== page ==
Joy Formidable's Ritzy Bryan Talks Gender Politics, Prog-Rock And Quebec's "Surreal" Fans

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JOY FORMIDABLE
CHICAGO, IL - APRIL 02: Ritzy Bryan of The Joy Formidable performs at the Vic Theatre on April 2, 2013 in Chicago, Illinois. (Photo by Timothy Hiatt/Getty Images) | Getty

Ritzy Bryan, leader of Welsh rockers The Joy Formidable, isn't the only female rock guitarist out there, but she is one of few commanding stadium-sized audience of late. It's a bit sad really that in 2013 girls with guitars are still rare enough to warrant special notice, but there is small comfort in the fact that googling Bryan reveals more people looking up her guitar rig than whether or not she has a boyfriend.

Bryan learned classical guitar at the age of 7, and picked up her first Fender Strat at 13. When asked "why guitar?" she offers a rather practical explanation:

"Well, I couldn't play the flute. The harp was too big. The violin too much of a nuisance to those around me," she tells HuffPost. "The guitar was the obvious choice really because I was really passionate about it at a young age. I'm quite self-taught on electric guitar, though. I've put in lots of hours in my bedroom. I never did that with singing — no hairbrush practice in front of the mirror."

As a vocalist, Bryan is a powerhouse. It's one of the reasons The Joy Formidable (which also includes Rydian Dafydd on bass and drummer Matthew James Thomas) can hold its own as opening act for bands like Muse and the Foo Fighters: their whole sound is larger than life. On the band’s latest album, "Wolf’s Law," they've super-sized the mix of '70s prog, '80s dream-pop and ‘90s alt-rock that put them on the map in 2011 with the appropriately titled "The Big Roar" and its hit single "Whirring."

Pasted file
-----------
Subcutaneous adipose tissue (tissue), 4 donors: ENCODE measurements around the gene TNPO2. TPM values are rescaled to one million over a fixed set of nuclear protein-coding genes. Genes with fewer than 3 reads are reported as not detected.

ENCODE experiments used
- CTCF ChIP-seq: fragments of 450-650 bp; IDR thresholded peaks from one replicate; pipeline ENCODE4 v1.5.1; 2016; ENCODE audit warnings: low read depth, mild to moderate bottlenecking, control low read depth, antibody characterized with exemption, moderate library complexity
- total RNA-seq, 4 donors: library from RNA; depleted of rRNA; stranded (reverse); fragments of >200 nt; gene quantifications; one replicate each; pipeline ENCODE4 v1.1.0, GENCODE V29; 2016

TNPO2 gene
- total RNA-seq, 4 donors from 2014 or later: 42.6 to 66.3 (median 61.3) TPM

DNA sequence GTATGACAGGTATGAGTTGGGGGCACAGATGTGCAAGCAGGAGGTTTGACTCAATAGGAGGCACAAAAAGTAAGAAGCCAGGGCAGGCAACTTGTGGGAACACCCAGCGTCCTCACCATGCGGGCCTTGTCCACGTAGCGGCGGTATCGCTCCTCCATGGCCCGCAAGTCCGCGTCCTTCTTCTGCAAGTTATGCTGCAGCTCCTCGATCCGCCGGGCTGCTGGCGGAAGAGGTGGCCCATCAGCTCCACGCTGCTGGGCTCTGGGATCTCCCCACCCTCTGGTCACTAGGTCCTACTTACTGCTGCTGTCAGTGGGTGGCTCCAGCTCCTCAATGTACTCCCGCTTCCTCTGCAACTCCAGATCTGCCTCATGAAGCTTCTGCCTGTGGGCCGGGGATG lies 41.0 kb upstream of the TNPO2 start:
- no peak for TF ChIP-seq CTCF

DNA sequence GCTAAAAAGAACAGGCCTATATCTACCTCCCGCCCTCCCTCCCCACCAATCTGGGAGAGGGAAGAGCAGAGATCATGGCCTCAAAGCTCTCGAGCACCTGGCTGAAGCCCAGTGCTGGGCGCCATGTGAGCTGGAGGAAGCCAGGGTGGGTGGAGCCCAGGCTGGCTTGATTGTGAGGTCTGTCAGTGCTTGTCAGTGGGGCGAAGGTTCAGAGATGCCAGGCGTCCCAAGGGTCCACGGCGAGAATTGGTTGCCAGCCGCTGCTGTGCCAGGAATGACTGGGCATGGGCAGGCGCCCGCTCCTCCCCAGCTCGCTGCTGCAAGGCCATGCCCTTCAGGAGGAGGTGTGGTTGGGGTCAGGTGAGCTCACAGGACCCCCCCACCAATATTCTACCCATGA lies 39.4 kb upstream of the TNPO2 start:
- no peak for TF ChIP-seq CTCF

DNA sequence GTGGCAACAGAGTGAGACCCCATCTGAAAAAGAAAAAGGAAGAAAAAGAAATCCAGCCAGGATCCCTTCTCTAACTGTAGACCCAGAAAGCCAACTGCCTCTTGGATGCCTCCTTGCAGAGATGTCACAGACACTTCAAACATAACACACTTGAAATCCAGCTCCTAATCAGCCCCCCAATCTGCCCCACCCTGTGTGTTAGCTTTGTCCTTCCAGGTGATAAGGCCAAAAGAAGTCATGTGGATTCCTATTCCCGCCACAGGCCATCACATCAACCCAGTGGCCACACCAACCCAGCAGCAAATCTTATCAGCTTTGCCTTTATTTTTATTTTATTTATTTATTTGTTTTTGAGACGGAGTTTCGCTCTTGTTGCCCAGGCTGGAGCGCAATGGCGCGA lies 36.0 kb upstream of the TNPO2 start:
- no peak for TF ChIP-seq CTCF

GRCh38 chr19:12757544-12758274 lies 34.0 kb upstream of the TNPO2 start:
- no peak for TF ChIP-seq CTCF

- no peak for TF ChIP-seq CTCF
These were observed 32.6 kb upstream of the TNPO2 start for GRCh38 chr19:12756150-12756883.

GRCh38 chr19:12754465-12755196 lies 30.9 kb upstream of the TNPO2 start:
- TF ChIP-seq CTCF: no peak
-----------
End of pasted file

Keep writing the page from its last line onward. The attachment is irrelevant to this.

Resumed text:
New tunes like the beastly, stentorian "Maw Maw Song" and the gigantic, grungy "Cholla" are made for the biggest stages, which the power trio will hit this weekend at Ottawa Bluesfest and Quebec City's Festival D'été. (Bryan says she's looking forward to returning to Quebec where "it's quite surreal how much they scream, even to the quiet songs.")

Playing outdoor festivals will also allow the band to indulge in its penchant for that most sprawling of rock genres: prog.

“What I love about prog is the spontaneity, the freedom of interpretation," she says. "It's a very exciting live music experience. I try to bring that to my performance, to lose myself in the musical moments. We always tell people we don't take requests, but at the same time, it's important not to just go through the motions.”

As for her position as role model for young women musicians, Bryan says it’s important to support them without making too much of a big deal of gender.

“I don’t want to ever be too patronizing, because sometime it just becomes a marketing angle. But there are some really great female players and bands out there, and we share their stories," she says.

"It is hard to call the shots in a male-dominated industry, and we do need to address that part of the machine. I’m very passionate about that, and as a frontwoman I'm very much at the creative helm. But I've always been a songwriter in a band first, and we write and we sing what we want to sing about. Gender politics is not part of the discussion.”

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